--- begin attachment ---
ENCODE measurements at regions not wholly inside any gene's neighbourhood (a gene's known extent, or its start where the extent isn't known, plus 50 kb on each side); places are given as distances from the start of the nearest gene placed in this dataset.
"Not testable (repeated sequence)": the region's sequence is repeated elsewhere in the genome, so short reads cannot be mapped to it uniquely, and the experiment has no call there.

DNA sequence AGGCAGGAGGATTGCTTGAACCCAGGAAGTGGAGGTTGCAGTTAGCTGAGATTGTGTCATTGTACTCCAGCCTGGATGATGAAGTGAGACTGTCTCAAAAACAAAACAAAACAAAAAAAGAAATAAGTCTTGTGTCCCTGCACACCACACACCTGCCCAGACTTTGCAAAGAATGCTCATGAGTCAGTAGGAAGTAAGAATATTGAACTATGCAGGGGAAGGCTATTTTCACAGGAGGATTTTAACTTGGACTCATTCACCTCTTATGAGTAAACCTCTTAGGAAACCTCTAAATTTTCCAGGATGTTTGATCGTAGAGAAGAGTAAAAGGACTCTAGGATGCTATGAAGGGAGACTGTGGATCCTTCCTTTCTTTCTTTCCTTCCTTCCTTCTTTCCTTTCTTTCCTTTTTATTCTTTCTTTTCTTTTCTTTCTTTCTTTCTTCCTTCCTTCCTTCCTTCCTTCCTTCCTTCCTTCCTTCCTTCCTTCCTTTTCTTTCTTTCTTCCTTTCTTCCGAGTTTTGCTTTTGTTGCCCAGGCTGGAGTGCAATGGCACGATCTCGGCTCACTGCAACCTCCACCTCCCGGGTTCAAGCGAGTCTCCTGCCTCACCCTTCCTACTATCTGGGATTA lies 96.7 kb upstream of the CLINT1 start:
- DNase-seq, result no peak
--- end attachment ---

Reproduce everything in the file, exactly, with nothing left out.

ENCODE measurements at regions not wholly inside any gene's neighbourhood (a gene's known extent, or its start where the extent isn't known, plus 50 kb on each side); places are given as distances from the start of the nearest gene placed in this dataset.
"Not testable (repeated sequence)": the region's sequence is repeated elsewhere in the genome, so short reads cannot be mapped to it uniquely, and the experiment has no call there.

DNA sequence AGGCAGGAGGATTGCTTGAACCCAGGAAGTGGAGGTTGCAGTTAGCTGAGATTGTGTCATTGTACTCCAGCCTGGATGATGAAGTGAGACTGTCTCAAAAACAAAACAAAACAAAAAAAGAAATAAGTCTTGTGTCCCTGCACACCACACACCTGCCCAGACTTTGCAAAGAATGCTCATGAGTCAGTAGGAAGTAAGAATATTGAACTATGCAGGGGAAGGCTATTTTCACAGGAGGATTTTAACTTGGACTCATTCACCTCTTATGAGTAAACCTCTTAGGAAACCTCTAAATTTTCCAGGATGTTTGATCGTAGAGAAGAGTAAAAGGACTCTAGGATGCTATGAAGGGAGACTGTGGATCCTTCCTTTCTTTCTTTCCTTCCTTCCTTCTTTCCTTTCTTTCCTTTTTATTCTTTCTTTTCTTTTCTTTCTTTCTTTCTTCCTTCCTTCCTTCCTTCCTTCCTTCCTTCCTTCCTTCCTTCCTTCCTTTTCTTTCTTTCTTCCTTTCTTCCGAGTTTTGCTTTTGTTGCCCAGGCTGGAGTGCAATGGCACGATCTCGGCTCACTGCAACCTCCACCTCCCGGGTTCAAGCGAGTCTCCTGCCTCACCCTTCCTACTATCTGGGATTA lies 96.7 kb upstream of the CLINT1 start:
- DNase-seq, result no peak